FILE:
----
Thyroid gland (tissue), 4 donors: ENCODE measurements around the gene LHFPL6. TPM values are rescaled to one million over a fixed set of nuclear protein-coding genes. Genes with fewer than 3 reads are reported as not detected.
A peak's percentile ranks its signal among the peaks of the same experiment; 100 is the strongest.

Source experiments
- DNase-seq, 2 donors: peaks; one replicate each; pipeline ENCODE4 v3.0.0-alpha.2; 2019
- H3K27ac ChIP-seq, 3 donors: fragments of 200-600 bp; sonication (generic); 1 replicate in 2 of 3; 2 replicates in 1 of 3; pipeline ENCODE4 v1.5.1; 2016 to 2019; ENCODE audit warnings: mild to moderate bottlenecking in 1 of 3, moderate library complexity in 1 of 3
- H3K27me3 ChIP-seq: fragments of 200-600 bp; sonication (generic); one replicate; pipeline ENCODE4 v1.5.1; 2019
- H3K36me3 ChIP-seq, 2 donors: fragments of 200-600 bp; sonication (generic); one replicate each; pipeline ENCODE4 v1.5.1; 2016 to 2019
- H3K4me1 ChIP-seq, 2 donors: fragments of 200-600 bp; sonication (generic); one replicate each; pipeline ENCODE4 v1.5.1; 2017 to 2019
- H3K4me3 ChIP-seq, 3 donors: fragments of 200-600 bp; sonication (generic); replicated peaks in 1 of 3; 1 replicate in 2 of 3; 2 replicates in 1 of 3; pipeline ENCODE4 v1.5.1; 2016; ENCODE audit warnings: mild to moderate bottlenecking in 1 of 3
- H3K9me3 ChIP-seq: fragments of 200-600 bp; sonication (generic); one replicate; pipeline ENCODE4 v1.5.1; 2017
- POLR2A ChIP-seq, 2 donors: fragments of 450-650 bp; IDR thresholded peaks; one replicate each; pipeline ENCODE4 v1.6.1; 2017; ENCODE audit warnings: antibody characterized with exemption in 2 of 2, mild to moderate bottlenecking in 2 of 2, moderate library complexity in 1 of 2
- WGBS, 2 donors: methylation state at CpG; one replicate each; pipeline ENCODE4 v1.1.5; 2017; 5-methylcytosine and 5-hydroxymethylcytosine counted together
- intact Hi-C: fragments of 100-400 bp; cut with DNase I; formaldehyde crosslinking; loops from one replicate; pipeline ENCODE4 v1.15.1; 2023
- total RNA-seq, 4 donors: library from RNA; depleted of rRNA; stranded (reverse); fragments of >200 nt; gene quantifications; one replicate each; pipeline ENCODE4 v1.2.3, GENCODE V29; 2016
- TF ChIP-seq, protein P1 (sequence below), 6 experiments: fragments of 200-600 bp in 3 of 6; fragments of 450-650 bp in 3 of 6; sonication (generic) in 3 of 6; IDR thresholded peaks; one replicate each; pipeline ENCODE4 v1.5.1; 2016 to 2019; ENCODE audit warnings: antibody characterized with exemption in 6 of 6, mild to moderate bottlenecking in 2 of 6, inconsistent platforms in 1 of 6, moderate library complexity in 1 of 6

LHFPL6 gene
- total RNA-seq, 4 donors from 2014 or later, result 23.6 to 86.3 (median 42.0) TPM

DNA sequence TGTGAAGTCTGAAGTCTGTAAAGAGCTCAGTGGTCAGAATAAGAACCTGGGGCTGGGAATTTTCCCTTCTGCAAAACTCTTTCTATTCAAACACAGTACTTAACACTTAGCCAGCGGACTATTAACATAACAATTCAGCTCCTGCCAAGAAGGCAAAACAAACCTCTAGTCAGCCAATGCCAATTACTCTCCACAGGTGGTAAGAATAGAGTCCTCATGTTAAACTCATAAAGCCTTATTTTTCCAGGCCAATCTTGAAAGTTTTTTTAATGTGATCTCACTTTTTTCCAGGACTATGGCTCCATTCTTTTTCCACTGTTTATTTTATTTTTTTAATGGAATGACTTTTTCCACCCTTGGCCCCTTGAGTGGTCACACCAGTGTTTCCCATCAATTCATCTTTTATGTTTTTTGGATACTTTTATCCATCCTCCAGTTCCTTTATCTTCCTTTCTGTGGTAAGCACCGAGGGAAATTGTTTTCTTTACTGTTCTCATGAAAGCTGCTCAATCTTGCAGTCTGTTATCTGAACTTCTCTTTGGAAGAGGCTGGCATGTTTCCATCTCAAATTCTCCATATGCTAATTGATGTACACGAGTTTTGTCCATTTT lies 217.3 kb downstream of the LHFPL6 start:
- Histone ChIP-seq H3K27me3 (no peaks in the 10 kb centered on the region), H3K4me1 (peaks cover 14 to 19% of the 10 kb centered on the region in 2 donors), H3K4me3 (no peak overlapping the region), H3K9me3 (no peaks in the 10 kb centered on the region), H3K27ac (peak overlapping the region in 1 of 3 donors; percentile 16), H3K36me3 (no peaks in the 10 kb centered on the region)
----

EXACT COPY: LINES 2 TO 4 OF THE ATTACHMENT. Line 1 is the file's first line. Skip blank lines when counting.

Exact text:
A peak's percentile ranks its signal among the peaks of the same experiment; 100 is the strongest.

Source experiments
- DNase-seq, 2 donors: peaks; one replicate each; pipeline ENCODE4 v3.0.0-alpha.2; 2019